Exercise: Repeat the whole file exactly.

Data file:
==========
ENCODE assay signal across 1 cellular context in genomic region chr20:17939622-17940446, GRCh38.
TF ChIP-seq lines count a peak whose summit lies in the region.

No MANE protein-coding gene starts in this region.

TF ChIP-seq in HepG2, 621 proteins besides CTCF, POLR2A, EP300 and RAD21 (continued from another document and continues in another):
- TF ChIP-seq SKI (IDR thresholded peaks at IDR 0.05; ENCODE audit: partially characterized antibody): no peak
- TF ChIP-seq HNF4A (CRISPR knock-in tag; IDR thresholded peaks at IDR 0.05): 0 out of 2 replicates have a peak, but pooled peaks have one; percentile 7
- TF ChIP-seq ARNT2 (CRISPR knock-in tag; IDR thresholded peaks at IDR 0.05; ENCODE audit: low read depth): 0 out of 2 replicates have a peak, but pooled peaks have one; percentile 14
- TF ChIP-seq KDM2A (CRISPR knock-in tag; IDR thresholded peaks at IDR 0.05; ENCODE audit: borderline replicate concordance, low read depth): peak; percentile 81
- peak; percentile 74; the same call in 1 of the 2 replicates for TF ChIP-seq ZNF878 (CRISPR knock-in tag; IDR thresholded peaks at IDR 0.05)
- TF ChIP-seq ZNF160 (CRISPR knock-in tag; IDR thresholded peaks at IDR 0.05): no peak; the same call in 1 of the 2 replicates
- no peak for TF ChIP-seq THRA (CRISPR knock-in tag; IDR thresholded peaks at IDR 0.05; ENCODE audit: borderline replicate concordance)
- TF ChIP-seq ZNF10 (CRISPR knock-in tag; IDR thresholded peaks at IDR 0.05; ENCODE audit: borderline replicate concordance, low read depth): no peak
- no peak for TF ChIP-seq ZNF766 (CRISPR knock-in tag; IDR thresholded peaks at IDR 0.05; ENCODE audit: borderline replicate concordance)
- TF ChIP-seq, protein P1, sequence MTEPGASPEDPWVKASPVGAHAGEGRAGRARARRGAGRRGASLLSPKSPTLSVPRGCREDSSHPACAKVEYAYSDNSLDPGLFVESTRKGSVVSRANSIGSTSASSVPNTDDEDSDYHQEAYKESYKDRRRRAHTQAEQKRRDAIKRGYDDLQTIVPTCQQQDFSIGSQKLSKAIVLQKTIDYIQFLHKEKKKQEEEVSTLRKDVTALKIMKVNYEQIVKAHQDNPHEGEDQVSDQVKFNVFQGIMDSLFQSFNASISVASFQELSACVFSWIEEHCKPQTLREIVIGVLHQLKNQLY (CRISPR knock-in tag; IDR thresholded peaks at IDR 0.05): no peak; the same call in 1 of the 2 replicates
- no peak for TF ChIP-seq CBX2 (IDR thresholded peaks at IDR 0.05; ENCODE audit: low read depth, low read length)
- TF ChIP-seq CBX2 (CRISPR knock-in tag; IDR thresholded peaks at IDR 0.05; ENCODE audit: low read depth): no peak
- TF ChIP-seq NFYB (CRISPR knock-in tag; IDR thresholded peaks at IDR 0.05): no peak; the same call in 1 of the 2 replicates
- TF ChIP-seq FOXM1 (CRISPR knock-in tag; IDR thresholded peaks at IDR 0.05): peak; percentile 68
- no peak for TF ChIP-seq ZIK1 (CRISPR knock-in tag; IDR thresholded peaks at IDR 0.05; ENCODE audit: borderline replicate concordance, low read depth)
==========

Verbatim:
ENCODE assay signal across 1 cellular context in genomic region chr20:17939622-17940446, GRCh38.
TF ChIP-seq lines count a peak whose summit lies in the region.

No MANE protein-coding gene starts in this region.

TF ChIP-seq in HepG2, 621 proteins besides CTCF, POLR2A, EP300 and RAD21 (continued from another document and continues in another):
- TF ChIP-seq SKI (IDR thresholded peaks at IDR 0.05; ENCODE audit: partially characterized antibody): no peak
- TF ChIP-seq HNF4A (CRISPR knock-in tag; IDR thresholded peaks at IDR 0.05): 0 out of 2 replicates have a peak, but pooled peaks have one; percentile 7
- TF ChIP-seq ARNT2 (CRISPR knock-in tag; IDR thresholded peaks at IDR 0.05; ENCODE audit: low read depth): 0 out of 2 replicates have a peak, but pooled peaks have one; percentile 14
- TF ChIP-seq KDM2A (CRISPR knock-in tag; IDR thresholded peaks at IDR 0.05; ENCODE audit: borderline replicate concordance, low read depth): peak; percentile 81
- peak; percentile 74; the same call in 1 of the 2 replicates for TF ChIP-seq ZNF878 (CRISPR knock-in tag; IDR thresholded peaks at IDR 0.05)
- TF ChIP-seq ZNF160 (CRISPR knock-in tag; IDR thresholded peaks at IDR 0.05): no peak; the same call in 1 of the 2 replicates
- no peak for TF ChIP-seq THRA (CRISPR knock-in tag; IDR thresholded peaks at IDR 0.05; ENCODE audit: borderline replicate concordance)
- TF ChIP-seq ZNF10 (CRISPR knock-in tag; IDR thresholded peaks at IDR 0.05; ENCODE audit: borderline replicate concordance, low read depth): no peak
- no peak for TF ChIP-seq ZNF766 (CRISPR knock-in tag; IDR thresholded peaks at IDR 0.05; ENCODE audit: borderline replicate concordance)
- TF ChIP-seq, protein P1, sequence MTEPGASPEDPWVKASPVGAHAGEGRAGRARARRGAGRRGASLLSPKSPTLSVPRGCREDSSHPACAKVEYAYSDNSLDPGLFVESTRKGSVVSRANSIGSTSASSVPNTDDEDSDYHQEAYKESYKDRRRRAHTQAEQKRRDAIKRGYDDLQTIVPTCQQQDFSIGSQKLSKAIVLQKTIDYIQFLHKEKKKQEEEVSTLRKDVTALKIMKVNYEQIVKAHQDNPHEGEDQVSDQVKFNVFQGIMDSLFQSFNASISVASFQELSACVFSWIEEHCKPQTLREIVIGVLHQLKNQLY (CRISPR knock-in tag; IDR thresholded peaks at IDR 0.05): no peak; the same call in 1 of the 2 replicates
- no peak for TF ChIP-seq CBX2 (IDR thresholded peaks at IDR 0.05; ENCODE audit: low read depth, low read length)
- TF ChIP-seq CBX2 (CRISPR knock-in tag; IDR thresholded peaks at IDR 0.05; ENCODE audit: low read depth): no peak
- TF ChIP-seq NFYB (CRISPR knock-in tag; IDR thresholded peaks at IDR 0.05): no peak; the same call in 1 of the 2 replicates
- TF ChIP-seq FOXM1 (CRISPR knock-in tag; IDR thresholded peaks at IDR 0.05): peak; percentile 68
- no peak for TF ChIP-seq ZIK1 (CRISPR knock-in tag; IDR thresholded peaks at IDR 0.05; ENCODE audit: borderline replicate concordance, low read depth)